Ms. Clark Evans
6 December 2019
Fighting Through Adversity: How Malala Yousafzai is a Hero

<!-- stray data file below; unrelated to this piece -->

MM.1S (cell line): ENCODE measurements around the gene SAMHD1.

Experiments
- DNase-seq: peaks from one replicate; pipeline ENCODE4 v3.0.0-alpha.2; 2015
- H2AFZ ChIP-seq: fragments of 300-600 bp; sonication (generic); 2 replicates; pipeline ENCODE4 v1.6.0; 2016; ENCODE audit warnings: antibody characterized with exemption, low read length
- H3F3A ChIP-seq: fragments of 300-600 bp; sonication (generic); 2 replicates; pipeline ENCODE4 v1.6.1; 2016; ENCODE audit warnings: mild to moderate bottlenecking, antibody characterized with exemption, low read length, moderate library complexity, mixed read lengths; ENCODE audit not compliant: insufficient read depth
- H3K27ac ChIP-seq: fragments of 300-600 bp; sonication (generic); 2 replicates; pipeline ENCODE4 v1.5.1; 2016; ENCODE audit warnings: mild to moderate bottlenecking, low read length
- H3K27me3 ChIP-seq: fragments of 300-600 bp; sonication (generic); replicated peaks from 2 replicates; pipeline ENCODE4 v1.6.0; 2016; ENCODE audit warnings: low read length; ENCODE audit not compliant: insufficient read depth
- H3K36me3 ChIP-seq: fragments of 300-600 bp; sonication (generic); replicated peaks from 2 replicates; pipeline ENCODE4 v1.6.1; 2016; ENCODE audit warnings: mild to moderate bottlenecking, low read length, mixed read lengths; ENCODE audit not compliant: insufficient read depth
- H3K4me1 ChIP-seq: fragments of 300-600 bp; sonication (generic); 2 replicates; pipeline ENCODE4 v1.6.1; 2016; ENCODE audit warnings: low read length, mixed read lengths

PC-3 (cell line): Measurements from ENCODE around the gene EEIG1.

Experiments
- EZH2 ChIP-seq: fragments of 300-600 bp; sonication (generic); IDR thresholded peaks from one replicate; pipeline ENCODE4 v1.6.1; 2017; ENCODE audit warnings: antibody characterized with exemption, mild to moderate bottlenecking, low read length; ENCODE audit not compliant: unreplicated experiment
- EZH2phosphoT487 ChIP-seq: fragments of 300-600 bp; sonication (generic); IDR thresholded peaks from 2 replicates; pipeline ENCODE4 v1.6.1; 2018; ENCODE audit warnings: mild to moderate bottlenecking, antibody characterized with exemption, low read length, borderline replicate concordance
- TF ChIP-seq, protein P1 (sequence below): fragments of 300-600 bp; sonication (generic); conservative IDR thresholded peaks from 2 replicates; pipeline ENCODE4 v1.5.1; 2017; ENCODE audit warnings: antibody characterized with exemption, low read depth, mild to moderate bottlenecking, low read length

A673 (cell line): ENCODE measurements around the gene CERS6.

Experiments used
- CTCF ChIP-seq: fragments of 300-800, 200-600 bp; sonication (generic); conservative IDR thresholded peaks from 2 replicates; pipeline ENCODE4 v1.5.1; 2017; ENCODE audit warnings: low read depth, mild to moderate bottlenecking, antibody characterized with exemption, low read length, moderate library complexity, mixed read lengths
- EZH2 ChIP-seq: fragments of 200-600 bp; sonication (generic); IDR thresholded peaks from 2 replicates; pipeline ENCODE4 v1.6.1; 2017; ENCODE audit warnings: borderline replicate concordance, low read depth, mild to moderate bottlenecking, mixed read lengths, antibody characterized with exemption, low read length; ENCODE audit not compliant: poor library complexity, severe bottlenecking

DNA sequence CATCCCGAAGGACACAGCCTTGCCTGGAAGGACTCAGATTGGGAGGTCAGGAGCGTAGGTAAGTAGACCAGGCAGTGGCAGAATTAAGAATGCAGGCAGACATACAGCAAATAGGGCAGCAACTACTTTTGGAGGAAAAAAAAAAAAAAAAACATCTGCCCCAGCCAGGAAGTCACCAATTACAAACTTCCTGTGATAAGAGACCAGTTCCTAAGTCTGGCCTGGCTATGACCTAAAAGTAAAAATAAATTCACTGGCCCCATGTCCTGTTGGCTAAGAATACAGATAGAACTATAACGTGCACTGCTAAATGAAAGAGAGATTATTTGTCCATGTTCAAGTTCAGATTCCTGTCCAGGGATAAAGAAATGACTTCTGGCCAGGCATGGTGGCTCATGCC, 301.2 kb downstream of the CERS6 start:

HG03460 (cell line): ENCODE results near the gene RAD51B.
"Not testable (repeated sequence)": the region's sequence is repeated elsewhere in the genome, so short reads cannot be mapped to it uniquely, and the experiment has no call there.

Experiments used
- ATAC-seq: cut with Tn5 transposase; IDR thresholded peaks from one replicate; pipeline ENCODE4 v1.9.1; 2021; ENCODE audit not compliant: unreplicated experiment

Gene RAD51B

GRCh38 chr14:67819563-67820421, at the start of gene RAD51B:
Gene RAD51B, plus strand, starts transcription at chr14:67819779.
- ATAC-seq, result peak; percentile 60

To be a hero, one does not need to possess superhuman strength or anything out of the ordinary. Instead, they only need to put work into a cause they wish to benefit, or help people using their experience or knowledge. Malala Yousafzai is truly a hero due to her taking advantage of her access to education, performing selfless deeds, and growing from challenges to gain the courage to stand up for women in a world filled with restrictive patriarchy. She empowered countless young girls to not conform to how society wants them to be. Through all of her experiences, Malala grew from each hardship and used it to help her community and others. She has been praised for her calm and peaceful demeanor on numerous occasions because for being so young, she has acted maturely and took on these spectacular heroic qualities. From her childhood to her adulthood, she has used each experience she has faced to become one of the best female activists of all time, and became the youngest person to win a Nobel Peace Prize.